The Tyler School of Art and Architecture’s new arts management track prepares students to become innovators and leaders across a range of arts roles within the commercial and non-profit sectors.
Linda Earle, professor of practice and graduate director of the MA in Art History/Arts Management Track, leads a classroom discussion in 2019. Photo by Stephanie Price.
The Tyler School of Art and Architecture—building on its reputation as a premier school for the study of art and art history—now offers a unique arts management track within its MA in Art History degree program, which engages timely and fresh perspectives framed by Tyler’s values of equity, inclusivity, access, public engagement and exploration.
Art and society form a juncture at which the frictions, aspirations, contradictions, pain and passions attached to democracy converge. Now, more than ever before, there is a need—and call—for leaders equipped with a deep understanding of the evolving civic role of cultural institutions, as well as the aesthetic and ethical dimensions of connecting art and audiences.
Tyler’s arts management track has been designed to address this need and call by supporting the development of skills and imagination that comprise modern leadership. Rather than provide job training that silos, Tyler empowers students to navigate the diverse and evolving landscape, allowing them to adapt to a wide range of career paths.
“The economic and political dynamics shaping the current cultural moment are challenging the field to reexamine its history, practices, foundational assumptions and the ways in which organizational leadership is expressed,” said Linda Earle, professor of practice and graduate director of the MA in Art History/Arts Management Track.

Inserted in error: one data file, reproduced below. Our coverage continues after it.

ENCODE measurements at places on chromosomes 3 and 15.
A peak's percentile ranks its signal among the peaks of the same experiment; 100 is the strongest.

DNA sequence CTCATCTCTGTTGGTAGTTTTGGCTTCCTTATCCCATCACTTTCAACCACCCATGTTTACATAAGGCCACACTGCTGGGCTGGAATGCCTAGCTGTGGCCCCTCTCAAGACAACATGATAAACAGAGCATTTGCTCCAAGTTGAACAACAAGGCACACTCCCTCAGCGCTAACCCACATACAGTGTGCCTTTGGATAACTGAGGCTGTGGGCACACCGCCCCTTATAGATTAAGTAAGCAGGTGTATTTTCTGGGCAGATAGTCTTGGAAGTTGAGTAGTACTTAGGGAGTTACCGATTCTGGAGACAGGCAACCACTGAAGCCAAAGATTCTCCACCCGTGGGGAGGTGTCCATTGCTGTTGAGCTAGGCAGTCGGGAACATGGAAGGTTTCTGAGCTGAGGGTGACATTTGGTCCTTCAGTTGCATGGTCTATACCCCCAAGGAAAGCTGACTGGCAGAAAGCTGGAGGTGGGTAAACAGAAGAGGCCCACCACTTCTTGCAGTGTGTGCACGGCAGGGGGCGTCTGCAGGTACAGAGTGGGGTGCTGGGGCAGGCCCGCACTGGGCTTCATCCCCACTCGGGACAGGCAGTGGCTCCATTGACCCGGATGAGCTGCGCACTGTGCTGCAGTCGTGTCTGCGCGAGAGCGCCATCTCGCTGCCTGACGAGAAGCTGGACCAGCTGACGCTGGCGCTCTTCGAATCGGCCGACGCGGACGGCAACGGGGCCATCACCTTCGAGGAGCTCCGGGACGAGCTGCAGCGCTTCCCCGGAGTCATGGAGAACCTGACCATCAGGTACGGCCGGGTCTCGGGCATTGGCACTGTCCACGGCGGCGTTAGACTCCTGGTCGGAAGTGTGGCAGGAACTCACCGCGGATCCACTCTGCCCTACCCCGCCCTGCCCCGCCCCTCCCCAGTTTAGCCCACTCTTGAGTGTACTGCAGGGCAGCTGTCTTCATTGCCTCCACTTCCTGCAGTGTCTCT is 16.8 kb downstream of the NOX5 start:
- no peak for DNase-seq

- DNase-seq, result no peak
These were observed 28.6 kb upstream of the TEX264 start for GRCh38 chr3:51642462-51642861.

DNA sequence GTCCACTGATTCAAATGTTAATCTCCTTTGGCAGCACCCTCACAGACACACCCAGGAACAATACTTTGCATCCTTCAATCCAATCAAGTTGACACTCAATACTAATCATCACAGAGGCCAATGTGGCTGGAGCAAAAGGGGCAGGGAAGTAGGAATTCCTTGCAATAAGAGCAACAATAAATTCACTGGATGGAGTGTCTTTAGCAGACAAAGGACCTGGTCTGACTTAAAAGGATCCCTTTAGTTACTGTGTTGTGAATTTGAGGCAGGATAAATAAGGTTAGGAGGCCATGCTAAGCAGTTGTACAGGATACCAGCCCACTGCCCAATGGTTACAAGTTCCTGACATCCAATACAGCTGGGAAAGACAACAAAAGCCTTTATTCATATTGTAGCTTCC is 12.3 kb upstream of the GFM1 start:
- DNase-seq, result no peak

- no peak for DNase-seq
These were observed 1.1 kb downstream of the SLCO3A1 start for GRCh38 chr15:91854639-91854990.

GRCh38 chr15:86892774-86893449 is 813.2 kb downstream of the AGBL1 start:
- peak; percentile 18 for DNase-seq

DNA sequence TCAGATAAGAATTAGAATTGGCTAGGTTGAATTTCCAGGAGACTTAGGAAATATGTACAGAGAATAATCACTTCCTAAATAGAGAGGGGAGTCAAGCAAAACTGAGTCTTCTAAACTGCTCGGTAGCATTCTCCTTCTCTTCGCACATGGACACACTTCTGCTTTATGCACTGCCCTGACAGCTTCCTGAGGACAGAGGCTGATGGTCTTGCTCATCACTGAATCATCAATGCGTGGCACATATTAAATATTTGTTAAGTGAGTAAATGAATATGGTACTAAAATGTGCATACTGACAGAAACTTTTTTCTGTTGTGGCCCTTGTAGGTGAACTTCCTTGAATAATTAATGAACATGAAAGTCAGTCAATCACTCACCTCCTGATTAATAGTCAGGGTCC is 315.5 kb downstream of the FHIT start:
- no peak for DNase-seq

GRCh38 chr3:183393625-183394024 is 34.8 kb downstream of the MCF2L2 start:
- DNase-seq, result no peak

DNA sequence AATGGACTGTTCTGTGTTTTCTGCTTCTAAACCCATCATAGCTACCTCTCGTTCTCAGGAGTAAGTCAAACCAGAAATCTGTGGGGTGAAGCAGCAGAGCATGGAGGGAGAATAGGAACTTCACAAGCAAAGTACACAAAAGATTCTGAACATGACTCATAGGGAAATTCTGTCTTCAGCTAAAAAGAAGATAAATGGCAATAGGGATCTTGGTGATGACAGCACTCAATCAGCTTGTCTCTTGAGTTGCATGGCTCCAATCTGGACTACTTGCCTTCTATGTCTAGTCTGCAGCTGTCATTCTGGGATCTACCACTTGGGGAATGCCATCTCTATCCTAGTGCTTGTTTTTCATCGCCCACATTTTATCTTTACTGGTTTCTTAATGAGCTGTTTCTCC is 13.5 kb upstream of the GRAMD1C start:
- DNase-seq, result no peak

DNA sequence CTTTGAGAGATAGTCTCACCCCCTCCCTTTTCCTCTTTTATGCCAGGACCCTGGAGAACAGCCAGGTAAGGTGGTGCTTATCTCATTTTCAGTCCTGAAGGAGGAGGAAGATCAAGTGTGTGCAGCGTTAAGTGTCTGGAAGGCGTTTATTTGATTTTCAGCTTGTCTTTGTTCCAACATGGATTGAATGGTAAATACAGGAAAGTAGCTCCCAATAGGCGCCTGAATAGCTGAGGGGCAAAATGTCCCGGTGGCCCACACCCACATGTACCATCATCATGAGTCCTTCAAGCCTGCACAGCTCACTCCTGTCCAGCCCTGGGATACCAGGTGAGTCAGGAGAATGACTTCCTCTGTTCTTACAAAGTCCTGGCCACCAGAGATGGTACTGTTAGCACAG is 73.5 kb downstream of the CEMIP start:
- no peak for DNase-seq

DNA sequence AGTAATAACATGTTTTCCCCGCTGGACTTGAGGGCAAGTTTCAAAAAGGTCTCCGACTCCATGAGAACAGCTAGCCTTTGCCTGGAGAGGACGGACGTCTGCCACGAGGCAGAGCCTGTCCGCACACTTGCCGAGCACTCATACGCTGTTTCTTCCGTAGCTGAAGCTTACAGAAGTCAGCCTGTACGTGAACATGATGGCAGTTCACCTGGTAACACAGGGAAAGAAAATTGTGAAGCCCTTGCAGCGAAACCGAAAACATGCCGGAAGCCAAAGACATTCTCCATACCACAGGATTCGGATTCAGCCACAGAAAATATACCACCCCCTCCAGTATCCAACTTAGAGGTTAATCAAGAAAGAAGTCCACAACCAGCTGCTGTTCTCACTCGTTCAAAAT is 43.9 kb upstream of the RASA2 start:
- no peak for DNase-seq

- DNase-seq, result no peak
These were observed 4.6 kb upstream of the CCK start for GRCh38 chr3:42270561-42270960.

“COVID-related economic and programmatic disruption and calls for justice are also shaping discourse on institutional ethics, cultural equity, access and public service,” Earle continued. “These ideas frame our core classes and provide context and connection to the development of skills and problem solving within subject areas of practice and policy.”
In addition to addressing contemporary issues, Tyler’s Art History Program has expanded its offerings beyond traditional strengths to include the arts of Latin America, the Islamic world and the African diaspora. Such diverse perspectives and choices equip students with a broad knowledge of research methods and an appreciation of global cultural narratives.
Positioned within a nationally-ranked art and architecture school, the art history program also has unique opportunities to collaborate with other Tyler programs such as Architecture, Community Development and Community Arts Practices, as well as the bold thinkers, makers and boundary-pushers in its art disciplines where students and faculty are committed to social change and solving real-life problems through their creative practices. As part of Temple, Tyler students have access to the robust academic resources of a large, public research university—like the new Charles Library.
Located in Philadelphia, home to a diverse and resilient creative community and a renowned arts and culture scene with vital public art programs, Tyler utilizes the city as a living laboratory. Students apply their skills and serve in museums, community-based organizations, the commercial art world, and philanthropic positions, among others.
“We want to actively engage students in our vision of making Tyler a resource in Philadelphia for fresh thinking about ethical, inclusive practices and innovation models of cultural policy management and community building,” said Earle.